Posted on Mar 22, 2013
Prison Architect Review

Prison Architect Review

I’m a moderate fan of sim-like games, and though I’ve steered clear of games like Sim 3; SimTower, SimCity, SimFarm and the like have been favorites of mine for years. On a completely different, but still somehow related, topic, another game I’m a huge fan of is called DEFCON, and it’s made by Introversion. When I saw that Introversion was the maker of the newly-released-on-Steam game Prison Architect, I hit the buy button immediately. It’s still very much in an alpha-slash-beta stage, but it’s oh so much fun even this early in its development.

While the game is, without a doubt, still in Alpha, it’s already got a lot of cool little features to manage for your prison. The tutorial “mission” is quite impressive and shows that a lot of work has gone into it even this early in the game. You start a typical game with $10,000 – a relatively low amount considering what you have to build at the start – and proceed to construct a prison for the inmates that will start arriving the next day. Like most simulations, the clock can be sped up or slowed down (though it desperately needs a faster speed), though this really only makes a noticeable impact on constructing buildings.

“Grants” give you extra money on top of your base $10,000 to achieve specific goals, like building a basic prison, building an administration center and so on. While the availability of these grants wasn’t immediately apparent to me – and thus my first few prisons failed horribly – once I found out about the grants, the game became infinitely more fun.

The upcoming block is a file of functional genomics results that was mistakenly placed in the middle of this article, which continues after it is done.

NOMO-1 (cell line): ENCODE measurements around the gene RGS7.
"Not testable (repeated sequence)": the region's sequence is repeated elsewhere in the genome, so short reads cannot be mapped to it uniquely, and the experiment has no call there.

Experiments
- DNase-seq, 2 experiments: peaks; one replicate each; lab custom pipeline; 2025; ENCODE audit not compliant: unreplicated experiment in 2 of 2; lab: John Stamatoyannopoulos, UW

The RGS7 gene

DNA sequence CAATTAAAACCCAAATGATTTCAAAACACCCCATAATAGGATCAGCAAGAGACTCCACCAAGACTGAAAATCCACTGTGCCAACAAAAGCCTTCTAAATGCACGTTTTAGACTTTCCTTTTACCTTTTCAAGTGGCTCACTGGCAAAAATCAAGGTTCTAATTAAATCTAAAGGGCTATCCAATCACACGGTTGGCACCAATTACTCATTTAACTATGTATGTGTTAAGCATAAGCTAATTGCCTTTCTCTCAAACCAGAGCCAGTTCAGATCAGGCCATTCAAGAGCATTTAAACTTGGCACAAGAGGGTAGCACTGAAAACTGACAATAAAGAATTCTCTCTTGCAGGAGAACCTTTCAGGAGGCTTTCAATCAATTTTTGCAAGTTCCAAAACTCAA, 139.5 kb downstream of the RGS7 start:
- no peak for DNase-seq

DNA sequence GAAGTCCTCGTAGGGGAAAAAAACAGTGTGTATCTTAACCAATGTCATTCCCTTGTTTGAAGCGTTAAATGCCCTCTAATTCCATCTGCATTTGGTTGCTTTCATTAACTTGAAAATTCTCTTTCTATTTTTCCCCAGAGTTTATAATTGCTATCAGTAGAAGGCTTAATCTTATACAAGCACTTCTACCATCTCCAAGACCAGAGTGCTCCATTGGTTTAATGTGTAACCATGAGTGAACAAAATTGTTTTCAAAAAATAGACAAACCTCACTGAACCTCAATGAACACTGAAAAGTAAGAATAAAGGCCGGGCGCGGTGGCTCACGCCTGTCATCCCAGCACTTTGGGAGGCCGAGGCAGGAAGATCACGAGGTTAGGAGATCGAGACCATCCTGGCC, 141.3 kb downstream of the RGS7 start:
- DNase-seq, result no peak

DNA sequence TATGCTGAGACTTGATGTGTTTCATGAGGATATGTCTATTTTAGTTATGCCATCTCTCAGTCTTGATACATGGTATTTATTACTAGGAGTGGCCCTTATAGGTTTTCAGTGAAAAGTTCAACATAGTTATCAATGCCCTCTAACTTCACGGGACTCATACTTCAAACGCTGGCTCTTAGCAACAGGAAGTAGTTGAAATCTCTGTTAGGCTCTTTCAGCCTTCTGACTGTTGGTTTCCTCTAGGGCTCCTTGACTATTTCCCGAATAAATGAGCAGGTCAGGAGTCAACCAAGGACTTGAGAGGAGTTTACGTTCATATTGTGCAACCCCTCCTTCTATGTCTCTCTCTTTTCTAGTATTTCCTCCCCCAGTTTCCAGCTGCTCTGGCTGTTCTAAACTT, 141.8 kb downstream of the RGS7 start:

Staff members ranging from guards to janitors, including specialized staff like a warden or workman supervisor, are available for hire, though you have to be careful not to blow through your budget too early. Extra money comes in every time you take in new prisoners in the form of a $100/day/prisoner grant. The flipside of this, though, is that you have to keep expanding your prison to accomodate the new inmates, which is time-consuming and can lead to more than a few escape attempts.

The building, floor plan and object laying tools are relatively intuitive, despite the many bugs that plague them, and once you spend a few minutes getting used to the controls, it becomes very easy to quickly lay down whatever you need on the fly.

The draft planning feature, while interesting, needs more work to become useful, though again, this is an Alpha, so complaining about anything at this point is ridiculous.

At last check, the base price for the standard alpha-access to Prison Architect is thirty bucks, with a few higher levels available as well that will give you additional goodies. It’s a steep price to pay for a game that’s so early in its development, but this is one situation where I think that it’s well worth the price. If you like DEFCON, Darwinia, Multiwinia or Uplink, or you’re just a fan of Introversion Software, go get this now on Steam, under the Early Access section.

I’ll have a more detailed review of Prison Architect once the game goes into Beta or finalized release, but until then, I’ll be releasing occasional videos of the game to show off new features, bug fixes and examples of how to not manage your prison.

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